US2129119 *Apr 22, 1937Sep 6, 1938Charles DavisExtrusion container
US2676591 *Mar 27, 1951Apr 27, 1954Brown Fox DorothyHypodermic unit
US2717598 *Nov 21, 1952Sep 13, 1955Louis R KrasnoHypodermic syringe
US3340869 *Jul 20, 1964Sep 12, 1967Bane ArthurCollapsible ampoules
US3351058 *Jul 12, 1965Nov 7, 1967Amco Capital CorpTwo compartment medical injector
GB294187A * Title not available
Referenced by
Citing PatentFiling datePublication dateApplicantTitle
US3496937 *May 18, 1967Feb 24, 1970John E BalsonHypodermic syringe
US4823815 *Aug 3, 1988Apr 25, 1989Mentor CorporationTissue expanding device and method of making same
US4921142 *Sep 3, 1986May 1, 1990Ing. Erich Pfeiffer Gmbh & Co. KgManually operable fluid dispenser
US4950237 *Nov 1, 1988Aug 21, 1990Merck & Co., Inc.Dual chambered mixing and dispensing vial
US5002206 *Oct 25, 1989Mar 26, 1991Merck & Co., Inc.Double tip drug dispensing and metering device
US5019048 *Jan 10, 1990May 28, 1991Margolin George DUnit dose syringe with rotatable needle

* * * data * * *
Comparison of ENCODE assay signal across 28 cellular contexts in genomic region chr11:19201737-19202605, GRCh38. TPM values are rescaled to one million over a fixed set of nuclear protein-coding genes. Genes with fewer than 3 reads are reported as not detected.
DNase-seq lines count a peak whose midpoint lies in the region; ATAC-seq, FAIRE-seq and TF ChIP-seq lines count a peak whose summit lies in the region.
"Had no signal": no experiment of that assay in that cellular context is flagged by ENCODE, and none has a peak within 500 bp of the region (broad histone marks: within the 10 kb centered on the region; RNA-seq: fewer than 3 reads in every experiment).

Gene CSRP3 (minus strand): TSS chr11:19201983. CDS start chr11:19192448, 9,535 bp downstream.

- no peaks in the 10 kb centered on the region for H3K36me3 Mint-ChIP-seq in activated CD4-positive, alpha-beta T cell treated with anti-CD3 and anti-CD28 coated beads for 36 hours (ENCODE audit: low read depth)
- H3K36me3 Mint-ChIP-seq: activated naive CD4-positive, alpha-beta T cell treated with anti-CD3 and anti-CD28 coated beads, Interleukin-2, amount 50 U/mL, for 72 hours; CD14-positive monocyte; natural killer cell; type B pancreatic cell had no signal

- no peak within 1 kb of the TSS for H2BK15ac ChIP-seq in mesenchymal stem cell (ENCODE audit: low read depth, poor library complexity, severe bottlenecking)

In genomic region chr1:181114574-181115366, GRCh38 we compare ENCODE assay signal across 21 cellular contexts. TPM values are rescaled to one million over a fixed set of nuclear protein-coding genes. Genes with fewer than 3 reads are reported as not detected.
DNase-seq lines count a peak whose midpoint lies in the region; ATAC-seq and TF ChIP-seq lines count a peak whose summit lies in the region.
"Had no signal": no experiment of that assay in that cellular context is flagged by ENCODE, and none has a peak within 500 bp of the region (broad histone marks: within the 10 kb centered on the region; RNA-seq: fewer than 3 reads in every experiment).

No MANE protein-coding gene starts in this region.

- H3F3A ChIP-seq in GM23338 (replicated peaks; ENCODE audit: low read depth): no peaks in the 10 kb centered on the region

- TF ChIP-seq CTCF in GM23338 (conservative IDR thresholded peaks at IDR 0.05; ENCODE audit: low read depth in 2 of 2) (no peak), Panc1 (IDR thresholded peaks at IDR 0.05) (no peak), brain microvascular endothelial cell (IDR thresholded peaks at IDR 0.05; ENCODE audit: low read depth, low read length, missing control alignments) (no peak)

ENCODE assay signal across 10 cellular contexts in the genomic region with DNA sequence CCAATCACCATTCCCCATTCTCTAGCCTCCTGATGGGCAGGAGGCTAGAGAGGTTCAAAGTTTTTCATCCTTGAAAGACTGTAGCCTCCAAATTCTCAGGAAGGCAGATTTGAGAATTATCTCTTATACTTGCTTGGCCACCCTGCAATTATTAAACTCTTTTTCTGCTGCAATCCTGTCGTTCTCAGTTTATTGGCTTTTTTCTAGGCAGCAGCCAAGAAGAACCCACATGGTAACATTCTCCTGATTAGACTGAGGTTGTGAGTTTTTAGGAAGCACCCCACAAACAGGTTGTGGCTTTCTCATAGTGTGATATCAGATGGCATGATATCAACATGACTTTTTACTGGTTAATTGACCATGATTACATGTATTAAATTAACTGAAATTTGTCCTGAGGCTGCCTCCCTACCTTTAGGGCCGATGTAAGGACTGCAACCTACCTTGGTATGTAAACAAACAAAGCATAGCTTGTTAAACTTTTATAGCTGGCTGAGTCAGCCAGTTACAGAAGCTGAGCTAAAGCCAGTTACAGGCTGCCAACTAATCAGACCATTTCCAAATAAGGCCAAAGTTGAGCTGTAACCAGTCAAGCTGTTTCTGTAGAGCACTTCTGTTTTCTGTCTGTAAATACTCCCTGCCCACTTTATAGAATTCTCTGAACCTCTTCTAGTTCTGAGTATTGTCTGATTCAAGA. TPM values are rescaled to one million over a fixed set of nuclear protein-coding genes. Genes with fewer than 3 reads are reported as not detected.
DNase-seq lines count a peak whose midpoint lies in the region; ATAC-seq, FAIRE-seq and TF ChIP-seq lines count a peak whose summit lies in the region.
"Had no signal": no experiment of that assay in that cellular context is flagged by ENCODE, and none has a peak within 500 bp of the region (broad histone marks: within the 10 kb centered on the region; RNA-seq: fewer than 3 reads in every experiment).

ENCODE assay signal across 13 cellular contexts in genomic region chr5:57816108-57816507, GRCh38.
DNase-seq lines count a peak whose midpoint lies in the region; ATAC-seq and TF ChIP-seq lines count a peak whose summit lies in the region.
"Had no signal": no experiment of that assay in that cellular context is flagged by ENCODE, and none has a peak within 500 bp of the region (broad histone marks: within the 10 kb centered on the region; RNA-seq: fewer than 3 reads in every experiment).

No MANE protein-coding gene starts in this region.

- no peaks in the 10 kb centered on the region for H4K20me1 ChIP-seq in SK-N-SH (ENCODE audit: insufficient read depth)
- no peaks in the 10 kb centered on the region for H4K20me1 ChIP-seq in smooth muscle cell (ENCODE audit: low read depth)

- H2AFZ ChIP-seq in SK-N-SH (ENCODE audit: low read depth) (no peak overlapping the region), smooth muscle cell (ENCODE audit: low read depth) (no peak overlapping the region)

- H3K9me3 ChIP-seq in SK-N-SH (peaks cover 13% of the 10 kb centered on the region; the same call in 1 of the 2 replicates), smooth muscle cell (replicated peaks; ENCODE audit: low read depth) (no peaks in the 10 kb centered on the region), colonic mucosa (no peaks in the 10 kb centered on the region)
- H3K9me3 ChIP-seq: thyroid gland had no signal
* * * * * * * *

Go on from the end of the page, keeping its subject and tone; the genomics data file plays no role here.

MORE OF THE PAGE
US5217433 *May 24, 1991Jun 8, 1993Merck & Co., Inc.Medication container for mixing two components
US5257726 *Apr 9, 1992Nov 2, 1993Ing. Erich Pfeiffer Gmbh & Co. KgDispenser for flowable media
US5308322 *Apr 19, 1993May 3, 1994Tennican Patrick OCentral venous catheter access system
US5320845 *Jan 6, 1993Jun 14, 1994Py Daniel CApparatus for delivering multiple medicaments to an eye without premixing in the apparatus
US5613957 *Mar 11, 1994Mar 25, 1997Daniel PyApparatus for applying medicament to an eye
US5685869 *May 2, 1995Nov 11, 1997Daniel PyApparatus for applying medicament to an eye
US5944702 *Sep 11, 1997Aug 31, 1999Instill & Co.Method for instilling a predetermined volume of medicament into an eye
US6544213Sep 11, 2000Apr 8, 2003Merck & Co., Inc.Dual compartment mixing and dispensing device
US6932247 *Sep 20, 2001Aug 23, 2005Rexam Dispensing SystemsGripping device for flexible bag dispenser
US20120085782 *Dec 16, 2011Apr 12, 2012System Communications, Inc.Holder for flexible pouch container
USRE37047Dec 5, 1995Feb 6, 2001Daniel PyCartridge for applying medicament to an eye from a dispenser
U.S. Classification604/87, 604/214, 222/105, 604/216
International ClassificationA61M5/28
Cooperative ClassificationA61M5/284, A61M5/282
European ClassificationA61M5/28M